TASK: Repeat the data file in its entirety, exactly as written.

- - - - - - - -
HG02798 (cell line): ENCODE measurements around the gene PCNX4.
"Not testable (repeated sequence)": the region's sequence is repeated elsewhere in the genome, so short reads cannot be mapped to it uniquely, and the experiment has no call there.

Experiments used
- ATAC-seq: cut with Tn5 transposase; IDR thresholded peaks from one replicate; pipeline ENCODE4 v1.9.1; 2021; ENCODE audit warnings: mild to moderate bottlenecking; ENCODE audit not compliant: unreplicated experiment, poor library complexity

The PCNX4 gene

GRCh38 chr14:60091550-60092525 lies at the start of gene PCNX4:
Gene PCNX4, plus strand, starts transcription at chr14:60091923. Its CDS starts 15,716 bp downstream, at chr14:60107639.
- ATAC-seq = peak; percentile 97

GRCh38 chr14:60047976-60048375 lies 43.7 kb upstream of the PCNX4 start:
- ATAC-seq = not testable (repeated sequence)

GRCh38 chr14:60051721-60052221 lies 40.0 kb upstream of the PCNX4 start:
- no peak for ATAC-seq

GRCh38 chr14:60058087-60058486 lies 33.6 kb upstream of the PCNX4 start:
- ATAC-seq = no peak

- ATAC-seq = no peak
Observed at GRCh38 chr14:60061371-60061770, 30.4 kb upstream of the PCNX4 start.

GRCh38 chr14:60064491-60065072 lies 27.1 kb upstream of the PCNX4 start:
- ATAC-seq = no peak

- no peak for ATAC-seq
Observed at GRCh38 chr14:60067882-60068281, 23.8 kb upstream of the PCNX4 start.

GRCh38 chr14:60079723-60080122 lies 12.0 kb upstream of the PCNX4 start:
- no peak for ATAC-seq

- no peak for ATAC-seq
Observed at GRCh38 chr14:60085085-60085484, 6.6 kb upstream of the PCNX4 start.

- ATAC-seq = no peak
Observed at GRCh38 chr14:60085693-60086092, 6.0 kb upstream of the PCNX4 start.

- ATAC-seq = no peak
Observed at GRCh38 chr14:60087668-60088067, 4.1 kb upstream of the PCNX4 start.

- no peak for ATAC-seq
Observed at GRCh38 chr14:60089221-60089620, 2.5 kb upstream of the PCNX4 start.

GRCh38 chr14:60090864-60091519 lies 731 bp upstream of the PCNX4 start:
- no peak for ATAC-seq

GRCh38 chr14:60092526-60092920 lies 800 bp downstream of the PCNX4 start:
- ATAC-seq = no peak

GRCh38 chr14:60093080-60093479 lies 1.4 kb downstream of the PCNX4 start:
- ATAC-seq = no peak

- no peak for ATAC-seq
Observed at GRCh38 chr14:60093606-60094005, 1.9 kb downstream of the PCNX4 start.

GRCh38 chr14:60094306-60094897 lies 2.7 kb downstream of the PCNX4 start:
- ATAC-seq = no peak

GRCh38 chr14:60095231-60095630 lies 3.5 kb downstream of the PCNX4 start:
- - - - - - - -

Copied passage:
HG02798 (cell line): ENCODE measurements around the gene PCNX4.
"Not testable (repeated sequence)": the region's sequence is repeated elsewhere in the genome, so short reads cannot be mapped to it uniquely, and the experiment has no call there.

Experiments used
- ATAC-seq: cut with Tn5 transposase; IDR thresholded peaks from one replicate; pipeline ENCODE4 v1.9.1; 2021; ENCODE audit warnings: mild to moderate bottlenecking; ENCODE audit not compliant: unreplicated experiment, poor library complexity

The PCNX4 gene

GRCh38 chr14:60091550-60092525 lies at the start of gene PCNX4:
Gene PCNX4, plus strand, starts transcription at chr14:60091923. Its CDS starts 15,716 bp downstream, at chr14:60107639.
- ATAC-seq = peak; percentile 97

GRCh38 chr14:60047976-60048375 lies 43.7 kb upstream of the PCNX4 start:
- ATAC-seq = not testable (repeated sequence)

GRCh38 chr14:60051721-60052221 lies 40.0 kb upstream of the PCNX4 start:
- no peak for ATAC-seq

GRCh38 chr14:60058087-60058486 lies 33.6 kb upstream of the PCNX4 start:
- ATAC-seq = no peak

- ATAC-seq = no peak
Observed at GRCh38 chr14:60061371-60061770, 30.4 kb upstream of the PCNX4 start.

GRCh38 chr14:60064491-60065072 lies 27.1 kb upstream of the PCNX4 start:
- ATAC-seq = no peak

- no peak for ATAC-seq
Observed at GRCh38 chr14:60067882-60068281, 23.8 kb upstream of the PCNX4 start.

GRCh38 chr14:60079723-60080122 lies 12.0 kb upstream of the PCNX4 start:
- no peak for ATAC-seq

- no peak for ATAC-seq
Observed at GRCh38 chr14:60085085-60085484, 6.6 kb upstream of the PCNX4 start.

- ATAC-seq = no peak
Observed at GRCh38 chr14:60085693-60086092, 6.0 kb upstream of the PCNX4 start.

- ATAC-seq = no peak
Observed at GRCh38 chr14:60087668-60088067, 4.1 kb upstream of the PCNX4 start.

- no peak for ATAC-seq
Observed at GRCh38 chr14:60089221-60089620, 2.5 kb upstream of the PCNX4 start.

GRCh38 chr14:60090864-60091519 lies 731 bp upstream of the PCNX4 start:
- no peak for ATAC-seq

GRCh38 chr14:60092526-60092920 lies 800 bp downstream of the PCNX4 start:
- ATAC-seq = no peak

GRCh38 chr14:60093080-60093479 lies 1.4 kb downstream of the PCNX4 start:
- ATAC-seq = no peak

- no peak for ATAC-seq
Observed at GRCh38 chr14:60093606-60094005, 1.9 kb downstream of the PCNX4 start.

GRCh38 chr14:60094306-60094897 lies 2.7 kb downstream of the PCNX4 start:
- ATAC-seq = no peak

GRCh38 chr14:60095231-60095630 lies 3.5 kb downstream of the PCNX4 start: